When all seems lost, MusiCorps helps change the tune for wounded warriors

  • Marine Cpl. Todd Love thought his piano days were over when he lost his left arm and both legs in Afghanistan. With the help of MusiCorps, Cpl. Love got through one of the most difficult parts of his life. He now can play piano better one-handed than many amateur musicians can play with two.
(MusicCorps)Marine Cpl. Todd Love thought his piano days were over when he lost his left arm and both legs in Afghanistan. With the help of MusiCorps, Cpl. Love got through one of the most difficult parts of his life. He now can play piano better one-handed than many amateur musicians can play with two. (MusicCorps)
  • MusiCorps musicians perform at a reception for Bob and Lee Woodruff. A foundation named for Mr. Woodruff, an ABC journalist who was wounded during the war in Iraq, awarded a grant last summer that makes it possible for the wounded warriors to travel and perform their music across the country.MusiCorps musicians perform at a reception for Bob and Lee Woodruff. A foundation named for Mr. Woodruff, an ABC journalist who was wounded during the war in Iraq, awarded a grant last summer that makes it possible for the wounded warriors to travel and perform their music across the country.
  • Marine Cpl. Todd Love thought his piano days were over when he lost his left arm and both legs in Afghanistan. With the help of MusiCorps, Cpl. Love got through one of the most difficult parts of his life. He now can play piano better one-handed than many amateur musicians can play with two.
(MusicCorps)Marine Cpl. Todd Love thought his piano days were over when he lost his left arm and both legs in Afghanistan. With the help of MusiCorps, Cpl. Love got through one of the most difficult parts of his life. He now can play piano better one-handed than many amateur musicians can play with two. (MusicCorps)
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A roadside bomb in Afghanistan took his right eye, crushed the side of his face and left him dealing with serious brain injuries. A six-string guitar and an innovative music therapy program at the Walter Reed National Military Medical Center are playing key roles in leading him on the road to recovery.

Marine Josh Cawthorn, a former high school soccer star from Hendersonville, N.C., said the MusiCorps program at Walter Reed and the mental therapy of mastering a musical instrument are critical to his rehabilitation.

MusiCorps teaches troops wounded in battle how to play piano, guitar and other instruments, often with adjustments to accommodate their prosthetic arms and legs.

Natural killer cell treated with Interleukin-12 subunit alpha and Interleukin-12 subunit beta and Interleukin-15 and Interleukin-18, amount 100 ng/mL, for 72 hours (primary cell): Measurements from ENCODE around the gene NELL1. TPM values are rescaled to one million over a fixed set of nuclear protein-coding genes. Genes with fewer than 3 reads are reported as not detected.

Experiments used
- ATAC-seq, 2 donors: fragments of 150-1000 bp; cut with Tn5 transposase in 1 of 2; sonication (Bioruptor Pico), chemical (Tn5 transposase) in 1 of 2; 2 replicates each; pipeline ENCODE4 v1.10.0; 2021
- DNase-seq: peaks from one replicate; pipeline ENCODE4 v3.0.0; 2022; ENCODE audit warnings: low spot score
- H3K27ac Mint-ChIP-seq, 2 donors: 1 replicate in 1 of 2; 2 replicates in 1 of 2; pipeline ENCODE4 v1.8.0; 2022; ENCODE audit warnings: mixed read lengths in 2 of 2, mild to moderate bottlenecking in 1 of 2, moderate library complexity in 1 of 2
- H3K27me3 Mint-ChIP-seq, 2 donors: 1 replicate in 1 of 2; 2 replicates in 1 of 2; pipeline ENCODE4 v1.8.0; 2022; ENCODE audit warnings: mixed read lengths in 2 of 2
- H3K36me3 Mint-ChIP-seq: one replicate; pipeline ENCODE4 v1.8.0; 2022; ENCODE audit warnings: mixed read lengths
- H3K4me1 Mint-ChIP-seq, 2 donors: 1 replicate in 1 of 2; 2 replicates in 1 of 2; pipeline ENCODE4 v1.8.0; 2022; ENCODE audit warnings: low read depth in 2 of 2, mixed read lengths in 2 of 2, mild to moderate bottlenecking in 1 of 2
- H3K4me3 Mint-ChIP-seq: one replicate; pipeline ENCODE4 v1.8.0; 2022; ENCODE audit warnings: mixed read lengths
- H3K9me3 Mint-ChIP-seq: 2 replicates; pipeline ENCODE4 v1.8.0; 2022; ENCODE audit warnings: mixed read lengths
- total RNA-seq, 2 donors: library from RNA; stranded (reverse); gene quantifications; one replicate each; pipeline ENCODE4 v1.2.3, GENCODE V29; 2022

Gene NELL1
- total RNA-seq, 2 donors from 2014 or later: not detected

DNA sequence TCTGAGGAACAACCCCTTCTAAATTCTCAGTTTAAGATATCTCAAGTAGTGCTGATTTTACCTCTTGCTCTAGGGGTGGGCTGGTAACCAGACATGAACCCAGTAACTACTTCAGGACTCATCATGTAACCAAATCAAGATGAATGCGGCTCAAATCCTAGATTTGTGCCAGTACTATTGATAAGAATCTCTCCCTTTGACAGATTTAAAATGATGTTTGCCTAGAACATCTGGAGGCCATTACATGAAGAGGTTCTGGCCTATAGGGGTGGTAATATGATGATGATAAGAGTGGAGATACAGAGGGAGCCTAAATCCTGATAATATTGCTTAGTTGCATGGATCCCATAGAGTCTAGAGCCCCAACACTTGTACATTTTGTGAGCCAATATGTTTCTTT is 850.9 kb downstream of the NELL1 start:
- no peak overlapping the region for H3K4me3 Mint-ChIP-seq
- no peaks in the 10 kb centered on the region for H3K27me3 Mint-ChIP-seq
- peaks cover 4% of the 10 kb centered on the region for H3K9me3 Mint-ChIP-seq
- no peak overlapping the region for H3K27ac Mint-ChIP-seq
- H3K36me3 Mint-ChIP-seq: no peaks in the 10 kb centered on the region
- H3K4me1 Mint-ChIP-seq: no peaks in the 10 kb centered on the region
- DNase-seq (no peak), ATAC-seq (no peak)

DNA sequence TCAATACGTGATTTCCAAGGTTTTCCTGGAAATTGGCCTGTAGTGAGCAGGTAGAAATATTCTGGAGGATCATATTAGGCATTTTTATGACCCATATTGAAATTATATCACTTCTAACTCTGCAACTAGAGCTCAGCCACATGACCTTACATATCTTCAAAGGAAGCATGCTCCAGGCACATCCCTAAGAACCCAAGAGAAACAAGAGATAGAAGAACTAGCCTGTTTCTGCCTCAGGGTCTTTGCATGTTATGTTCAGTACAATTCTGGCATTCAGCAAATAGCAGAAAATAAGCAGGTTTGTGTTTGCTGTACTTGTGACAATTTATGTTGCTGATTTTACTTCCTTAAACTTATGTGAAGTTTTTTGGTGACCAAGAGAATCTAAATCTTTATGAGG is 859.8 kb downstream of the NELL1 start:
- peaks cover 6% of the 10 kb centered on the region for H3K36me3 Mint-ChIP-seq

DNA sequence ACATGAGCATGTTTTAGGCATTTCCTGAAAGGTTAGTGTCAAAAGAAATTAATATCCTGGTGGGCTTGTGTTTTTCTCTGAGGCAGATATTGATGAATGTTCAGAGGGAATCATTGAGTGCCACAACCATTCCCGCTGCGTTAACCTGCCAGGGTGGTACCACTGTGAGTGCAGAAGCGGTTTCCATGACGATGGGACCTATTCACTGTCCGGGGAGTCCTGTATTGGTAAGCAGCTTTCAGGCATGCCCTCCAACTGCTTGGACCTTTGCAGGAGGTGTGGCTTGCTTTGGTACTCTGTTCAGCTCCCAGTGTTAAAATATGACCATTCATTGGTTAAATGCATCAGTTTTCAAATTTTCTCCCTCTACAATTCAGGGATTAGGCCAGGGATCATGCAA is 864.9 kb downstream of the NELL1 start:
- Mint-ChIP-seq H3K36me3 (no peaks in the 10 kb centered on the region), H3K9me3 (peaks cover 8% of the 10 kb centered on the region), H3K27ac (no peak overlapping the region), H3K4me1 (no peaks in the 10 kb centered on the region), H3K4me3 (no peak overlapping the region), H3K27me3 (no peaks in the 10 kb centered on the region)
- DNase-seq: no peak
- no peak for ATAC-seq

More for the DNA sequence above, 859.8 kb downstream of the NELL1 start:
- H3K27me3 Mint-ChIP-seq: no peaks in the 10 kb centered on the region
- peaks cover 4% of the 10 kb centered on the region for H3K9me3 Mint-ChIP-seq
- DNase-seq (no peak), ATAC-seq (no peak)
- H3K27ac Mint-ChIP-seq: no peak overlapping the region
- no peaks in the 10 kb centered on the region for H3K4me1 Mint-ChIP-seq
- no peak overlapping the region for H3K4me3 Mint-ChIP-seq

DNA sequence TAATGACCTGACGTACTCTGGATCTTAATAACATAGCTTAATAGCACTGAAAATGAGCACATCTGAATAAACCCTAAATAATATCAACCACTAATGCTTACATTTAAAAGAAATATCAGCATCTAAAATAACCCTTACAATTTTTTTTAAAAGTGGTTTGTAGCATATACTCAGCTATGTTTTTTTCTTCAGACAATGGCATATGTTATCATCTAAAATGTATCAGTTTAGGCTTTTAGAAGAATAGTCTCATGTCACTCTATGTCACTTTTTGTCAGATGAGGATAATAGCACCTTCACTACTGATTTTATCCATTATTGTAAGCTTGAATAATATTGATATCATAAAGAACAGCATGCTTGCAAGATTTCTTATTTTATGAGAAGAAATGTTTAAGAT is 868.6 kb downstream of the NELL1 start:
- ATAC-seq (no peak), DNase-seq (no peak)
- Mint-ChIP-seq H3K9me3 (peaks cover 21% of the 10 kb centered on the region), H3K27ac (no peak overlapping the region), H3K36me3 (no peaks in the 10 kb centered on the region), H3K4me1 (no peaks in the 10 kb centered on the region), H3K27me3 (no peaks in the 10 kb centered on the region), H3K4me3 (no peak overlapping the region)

“It’s not just music. I owe 99 percent of my recovery to MusiCorps because it’s the best therapy that anybody can get,” said Mr. Cawthorn, 22, who suffered his injuries while on patrol in June 2011.

“I could think about the day I got hurt and all the stuff that happened that day and be miserable and depressed, or I could play my guitar,” he said. “There have been times I’ve played my guitar for 20 hours a day. Sometimes, I don’t sleep, so I just play my guitar and it keeps me calm. I can zone out on everything and just do that.”

MusiCorps musicians perform at a reception for Bob and Lee Woodruff. A foundation named for Mr. Woodruff, an ABC journalist who was wounded during the war in Iraq, awarded a grant last summer that makes it possible for the wounded warriors to travel and perform their music across the country.

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MusiCorps musicians perform at a reception for Bob and Lee Woodruff. A ... more >

MusiCorps founder Arthur Bloom, a composer whose work has been played by such ensembles as the Israel Chamber Orchestra and the Tulsa Philharmonic, can recall many more success stories since the program began in 2007.

For the past six years, Mr. Bloom and his staff of professional musicians have taught hundreds of wounded soldiers how to play instruments, write songs and arrange music. In addition to the joy of performing and the revived sense of mastery, research on patients suggests, music instruction and performance are linked with lower rates of depression, greater mental agility and reduced reliance on painkillers and other drugs.

The program received a major boost last summer when it won a grant from the Bob Woodruff Foundation, co-founded by the ABC News anchor who was severely wounded in January 2006 while reporting in Iraq, that makes it possible for the wounded warriors to travel and perform across the country.

This Memorial Day weekend, MusiCorps performers are in Kansas City, Mo.

Taking it seriously

MusiCorps isn’t just a “superficial sing-a-long,” as Mr. Bloom put it. The soldiers take it seriously.

“We rehearse, we learn, we play,” he said. “All of the professional musicians who come here to teach are blown away at how good the wounded warriors get at music.”

The MusiCorps website (musicorps.net) features a remarkable video of former Marine Cpl. Todd Love of Acworth, Ga., who lost his left arm and both legs in Afghanistan two years ago. Seated at a baby grand piano, he plays the famous recital piece “Solfeggietto” by C.P.E. Bach. His prosthetic left arm supplies an occasional bass note as his right hand dances over the higher keys.

“He played the piano as a kid,” Mr. Bloom said. “He didn’t think he’d be able to play again, but we worked with him and now he’s even better than he used to be.”

Cpl. Love now can play piano better one-handed than many amateur musicians can play with two hands. He has moved on from Walter Reed, but, like many other wounded soldiers, he said MusiCorps helped him get through one of the most difficult parts of his life.

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